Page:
Argyll & Bute
If you’re planning to indulge, follow the thinking of Pooh Bah, Lord High Everything Else in Gilbert & Sullivan’s Mikado. “Don’t stint yourself – do it well!” he advises. So we did.
Carnoustie-born chef Pam Brunton and her partner Rob Latimer opened Inver in 2015. If you know your Hitch Hiker’s Guide to the Galaxy, it’s not quite the Restaurant at the End of the Universe but it’s definitely destination dining.
I’m not a looming grandeur woman myself but for location, location and location, this place could scarcely be bettered. The simple whites, pale greys and blues of Inver’s décor reflect the amazing light in a comfortable, informal atmosphere with quirky elements from muskrat taxidermy to a wonderful selection of books and vinyl LPs. Kids are happily catered for. There’s a retro feel but brought right up to date in the place and on the plate.
What’s going on outside is central to what’s going on inside – the food is as local and natural as Pam and Rob can get it, whether wild, farmed, foraged, made on the premises or created nearby in craft or artisan operations.
Already, Inver has been named Scottish Restaurant of the Year in the AA Hospitality Awards and made it into the Sunday Times List of the Top 100 places to eat in Britain. You might have spotted Pam on TV’s Saturday Kitchen at the beginning of May.
Seafood and fish come in fresh every day so the choices and specials go with the daily catch.
There is a substantial a la carte choice but we went for the tasting menu at £46 a head, with a paired wine flight at £38; pricey though that sounds, I am here to tell you that it is seriously good value for money, including beautiful, house-made sourdough bread and Inver’s own cultured butter, studded with salt crystals.
We sat in the cosy and very comfortable bar area to have the three starter snacks (with a glass of Torre Solar Macabeo – £4.75 – and a 10-year-old Springbank whisky at a fiver). Fresh radishes picked locally that day were a joy, dunked shamelessly in savoury ham butter. Crispy, melting potato puffs came with a gooey but not sticky beer cheese and were so good, my husband had them again as his starter the next day at lunch. Egg on egg on egg turned out to be a quail’s egg, surmounted with smooth cod roe and a colourful topping of langoustine roe. A moment in the mouth, a lifetime in the memory.
Then came what you might call a soup although that pedestrian term didn’t quite do justice to a combination of fresh, new season garlic with a soft-boiled pheasant egg which the diner could then deluge in a delicious, creamy broth served separately in a lovely little earthenware jug. The paired wine was an Anjou Blanc Bastingage 2014.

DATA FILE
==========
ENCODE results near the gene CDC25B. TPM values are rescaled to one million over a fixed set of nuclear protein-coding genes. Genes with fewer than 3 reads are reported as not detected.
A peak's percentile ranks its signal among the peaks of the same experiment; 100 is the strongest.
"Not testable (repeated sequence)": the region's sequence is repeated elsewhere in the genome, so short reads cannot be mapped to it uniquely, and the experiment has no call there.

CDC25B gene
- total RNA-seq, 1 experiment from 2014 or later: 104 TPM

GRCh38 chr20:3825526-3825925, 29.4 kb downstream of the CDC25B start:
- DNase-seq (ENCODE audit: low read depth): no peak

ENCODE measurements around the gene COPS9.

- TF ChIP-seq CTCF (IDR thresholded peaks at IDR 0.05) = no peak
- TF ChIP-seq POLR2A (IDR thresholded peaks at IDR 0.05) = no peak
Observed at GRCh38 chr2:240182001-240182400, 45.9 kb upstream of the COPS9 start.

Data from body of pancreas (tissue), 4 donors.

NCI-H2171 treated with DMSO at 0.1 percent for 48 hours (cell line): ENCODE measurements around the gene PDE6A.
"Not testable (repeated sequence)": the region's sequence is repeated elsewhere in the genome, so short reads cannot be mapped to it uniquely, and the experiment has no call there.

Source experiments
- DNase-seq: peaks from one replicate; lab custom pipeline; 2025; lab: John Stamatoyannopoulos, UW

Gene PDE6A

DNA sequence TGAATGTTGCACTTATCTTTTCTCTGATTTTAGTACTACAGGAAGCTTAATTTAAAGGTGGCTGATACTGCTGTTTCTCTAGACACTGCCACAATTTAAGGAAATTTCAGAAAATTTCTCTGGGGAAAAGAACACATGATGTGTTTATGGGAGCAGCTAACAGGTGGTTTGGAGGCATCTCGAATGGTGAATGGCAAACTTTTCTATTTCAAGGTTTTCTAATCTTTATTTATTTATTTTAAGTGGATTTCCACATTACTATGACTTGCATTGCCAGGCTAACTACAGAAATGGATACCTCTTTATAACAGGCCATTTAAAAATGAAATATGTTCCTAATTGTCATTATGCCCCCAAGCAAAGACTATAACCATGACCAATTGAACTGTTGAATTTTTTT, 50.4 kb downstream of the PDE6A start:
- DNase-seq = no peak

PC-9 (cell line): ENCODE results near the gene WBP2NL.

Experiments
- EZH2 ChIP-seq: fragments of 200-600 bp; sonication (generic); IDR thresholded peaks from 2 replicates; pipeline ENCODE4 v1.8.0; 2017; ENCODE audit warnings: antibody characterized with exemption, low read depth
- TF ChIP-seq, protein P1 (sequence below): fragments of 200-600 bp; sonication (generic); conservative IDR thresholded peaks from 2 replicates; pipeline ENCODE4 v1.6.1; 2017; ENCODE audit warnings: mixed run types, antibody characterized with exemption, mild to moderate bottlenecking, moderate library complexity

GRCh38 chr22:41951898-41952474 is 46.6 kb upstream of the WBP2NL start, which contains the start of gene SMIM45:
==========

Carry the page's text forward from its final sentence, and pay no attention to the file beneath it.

Grey mullet with ruby grapefruit and green peppercorn was just wonderful; tart, tasty and rich, with a Petit Ours Blanc 2014 to set it off.
Pork can be tricky and although I found the Auchinbreck Farm leg steak, with fennel strips and almond milk, very appealing to my personal tastebuds, Neil wasn’t entirely convinced by the texture and felt the salty outside rather overpowered the central disc of meat.
Cheese was optional; so, surprise, surprise, I opted for it – a serious hunk of perfectly textured Lanark Blue, served with honey and almost meaty-tasting spelt crackers (£8.50 supplement). On Rob’s advice, I tried an I Think (that’s the name!) manzanilla sherry which was just right.
Rhubarb jam soufflé for pudding, with a dessert Monbazillac Jour de Fruit 2013, was light as air, sweet and sour and perfectly balanced.
The service was wonderfully informal, friendly and unpretentious. So we decided to come back the next day for lunch. The way you do.
We had blagged a berth at the nearby Strathlachlan caravan site but by the time you read this, there will be new lodges, ideal for future indulgers.
Lunch’s snack starters included the aforementioned potato puffs and three crisp roundels of sheep cheese shortbread (£3). Neil opted for the Inver version of moules frites with gorgeously sweet Inverlussa mussels in fino sherry and burnt cream (£12), with chips coated in baked potato salt (£4). Pam’s favourite bit of a baked potato, she explained, was the skin, so cooked, dried and finely crumbed, it made the chips something special.
I cannot see past halibut and this one looked and tasted sensational, all white flakes and golden crust, with pink rhubarb, dods of cod roe and vivid green alexanders, a locally foraged wild plant (£20). Jersey Royal potatoes were served with buttermilk and chives (£3.50), every drop mopped up with more sourdough bread.
Having eaten Neil to a standstill, I could not resist the wild pepper doughnuts and bone marrow caramel (£7.50) which was just about the savouriest-sounding pudding I had ever heard of. It had a real hit of pepper about the nuggets of buttermilk and rye while adding the richness of toffee-appley Calvados caramel. The bone marrow goes in instead of butter to thicken it.
How do they think of these things? Just fabulous.
Dinner tasting menu £46; lunch dishes from £3 – £20